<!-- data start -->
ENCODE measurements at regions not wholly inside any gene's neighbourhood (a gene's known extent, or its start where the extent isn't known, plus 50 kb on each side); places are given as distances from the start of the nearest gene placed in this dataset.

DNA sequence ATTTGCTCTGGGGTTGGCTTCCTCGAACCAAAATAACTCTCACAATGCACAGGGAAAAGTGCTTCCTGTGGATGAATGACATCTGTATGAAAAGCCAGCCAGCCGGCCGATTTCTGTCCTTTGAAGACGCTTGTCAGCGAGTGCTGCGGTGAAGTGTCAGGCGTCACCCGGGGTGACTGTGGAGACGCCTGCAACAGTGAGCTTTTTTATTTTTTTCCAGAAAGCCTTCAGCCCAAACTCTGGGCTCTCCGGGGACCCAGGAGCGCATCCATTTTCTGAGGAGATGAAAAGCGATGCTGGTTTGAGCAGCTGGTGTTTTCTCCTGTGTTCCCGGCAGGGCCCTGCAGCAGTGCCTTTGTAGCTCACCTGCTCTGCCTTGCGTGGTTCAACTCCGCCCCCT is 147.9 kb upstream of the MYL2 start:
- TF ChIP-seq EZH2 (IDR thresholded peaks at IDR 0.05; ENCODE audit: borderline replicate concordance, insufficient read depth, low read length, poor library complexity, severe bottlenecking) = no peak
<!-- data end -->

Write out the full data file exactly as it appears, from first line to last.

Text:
ENCODE measurements at regions not wholly inside any gene's neighbourhood (a gene's known extent, or its start where the extent isn't known, plus 50 kb on each side); places are given as distances from the start of the nearest gene placed in this dataset.

DNA sequence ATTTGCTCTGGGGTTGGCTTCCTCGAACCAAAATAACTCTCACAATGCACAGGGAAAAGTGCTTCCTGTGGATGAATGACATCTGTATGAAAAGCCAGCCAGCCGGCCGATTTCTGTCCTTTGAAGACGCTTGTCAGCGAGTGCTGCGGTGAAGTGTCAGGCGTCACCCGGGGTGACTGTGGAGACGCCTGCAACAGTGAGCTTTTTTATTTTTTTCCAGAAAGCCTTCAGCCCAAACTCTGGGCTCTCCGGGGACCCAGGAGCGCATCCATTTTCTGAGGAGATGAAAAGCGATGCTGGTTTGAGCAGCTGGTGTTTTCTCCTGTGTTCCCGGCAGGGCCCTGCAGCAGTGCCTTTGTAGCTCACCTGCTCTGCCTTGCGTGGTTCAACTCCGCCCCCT is 147.9 kb upstream of the MYL2 start:
- TF ChIP-seq EZH2 (IDR thresholded peaks at IDR 0.05; ENCODE audit: borderline replicate concordance, insufficient read depth, low read length, poor library complexity, severe bottlenecking) = no peak